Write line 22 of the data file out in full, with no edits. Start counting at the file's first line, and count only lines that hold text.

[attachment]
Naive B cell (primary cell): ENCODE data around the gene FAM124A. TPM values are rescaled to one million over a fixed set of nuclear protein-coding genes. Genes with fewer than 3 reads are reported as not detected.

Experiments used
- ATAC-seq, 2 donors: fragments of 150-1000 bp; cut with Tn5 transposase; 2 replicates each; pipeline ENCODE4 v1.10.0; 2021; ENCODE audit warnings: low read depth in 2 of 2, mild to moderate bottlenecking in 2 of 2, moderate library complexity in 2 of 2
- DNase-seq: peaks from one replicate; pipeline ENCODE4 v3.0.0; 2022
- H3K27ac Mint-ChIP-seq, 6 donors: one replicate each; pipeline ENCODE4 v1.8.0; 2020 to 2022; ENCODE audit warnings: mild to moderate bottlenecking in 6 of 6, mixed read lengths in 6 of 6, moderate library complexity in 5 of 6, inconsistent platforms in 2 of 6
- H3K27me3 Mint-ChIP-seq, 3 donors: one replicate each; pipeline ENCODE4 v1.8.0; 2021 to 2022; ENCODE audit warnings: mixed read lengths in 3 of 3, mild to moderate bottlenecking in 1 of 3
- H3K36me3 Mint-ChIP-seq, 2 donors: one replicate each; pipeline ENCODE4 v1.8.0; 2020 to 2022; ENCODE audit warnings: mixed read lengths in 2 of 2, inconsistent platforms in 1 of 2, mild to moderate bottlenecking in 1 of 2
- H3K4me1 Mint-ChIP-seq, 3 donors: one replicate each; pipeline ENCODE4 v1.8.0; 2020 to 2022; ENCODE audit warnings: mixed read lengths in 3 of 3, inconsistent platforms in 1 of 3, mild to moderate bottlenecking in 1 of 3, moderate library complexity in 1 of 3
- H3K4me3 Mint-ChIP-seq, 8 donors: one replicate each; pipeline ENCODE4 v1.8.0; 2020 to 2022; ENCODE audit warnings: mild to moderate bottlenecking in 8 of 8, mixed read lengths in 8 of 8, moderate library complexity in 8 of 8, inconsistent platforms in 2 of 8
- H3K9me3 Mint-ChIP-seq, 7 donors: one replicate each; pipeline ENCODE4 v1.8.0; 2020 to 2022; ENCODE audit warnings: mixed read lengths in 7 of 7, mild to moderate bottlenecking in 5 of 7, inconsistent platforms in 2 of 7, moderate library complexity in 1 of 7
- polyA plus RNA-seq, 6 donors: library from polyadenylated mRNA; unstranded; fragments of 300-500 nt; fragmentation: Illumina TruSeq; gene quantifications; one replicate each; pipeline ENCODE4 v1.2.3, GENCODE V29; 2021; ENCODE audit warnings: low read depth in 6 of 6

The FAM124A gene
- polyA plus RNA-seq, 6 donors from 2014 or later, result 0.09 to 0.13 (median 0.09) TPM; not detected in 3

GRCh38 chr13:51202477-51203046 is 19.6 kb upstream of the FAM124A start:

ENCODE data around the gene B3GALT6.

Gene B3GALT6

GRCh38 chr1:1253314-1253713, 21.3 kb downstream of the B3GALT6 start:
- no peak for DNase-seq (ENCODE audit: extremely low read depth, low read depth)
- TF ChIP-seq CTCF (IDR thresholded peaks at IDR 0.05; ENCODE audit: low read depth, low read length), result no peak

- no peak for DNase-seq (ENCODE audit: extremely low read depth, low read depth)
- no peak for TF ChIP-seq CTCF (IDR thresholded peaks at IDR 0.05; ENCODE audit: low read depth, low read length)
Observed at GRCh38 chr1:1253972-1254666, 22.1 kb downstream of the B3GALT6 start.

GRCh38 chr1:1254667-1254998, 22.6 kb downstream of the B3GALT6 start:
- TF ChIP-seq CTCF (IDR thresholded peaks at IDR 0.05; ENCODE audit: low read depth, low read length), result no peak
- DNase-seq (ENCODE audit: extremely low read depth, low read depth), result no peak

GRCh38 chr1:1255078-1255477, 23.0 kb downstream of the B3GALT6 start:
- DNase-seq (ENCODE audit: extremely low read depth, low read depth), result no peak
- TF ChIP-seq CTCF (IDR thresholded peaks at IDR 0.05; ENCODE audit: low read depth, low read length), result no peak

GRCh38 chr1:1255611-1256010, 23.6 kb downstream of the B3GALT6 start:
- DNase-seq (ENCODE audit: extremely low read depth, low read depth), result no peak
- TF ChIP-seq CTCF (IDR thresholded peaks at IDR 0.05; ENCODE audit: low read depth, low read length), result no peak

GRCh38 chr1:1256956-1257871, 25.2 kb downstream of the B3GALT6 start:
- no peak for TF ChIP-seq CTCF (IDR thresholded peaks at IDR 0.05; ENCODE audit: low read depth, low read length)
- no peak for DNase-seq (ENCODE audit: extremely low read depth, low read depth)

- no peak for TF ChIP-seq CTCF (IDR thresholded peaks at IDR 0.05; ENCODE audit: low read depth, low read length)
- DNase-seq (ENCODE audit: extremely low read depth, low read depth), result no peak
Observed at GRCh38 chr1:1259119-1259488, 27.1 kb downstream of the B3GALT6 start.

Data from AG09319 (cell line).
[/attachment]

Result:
Observed at GRCh38 chr1:1253972-1254666, 22.1 kb downstream of the B3GALT6 start.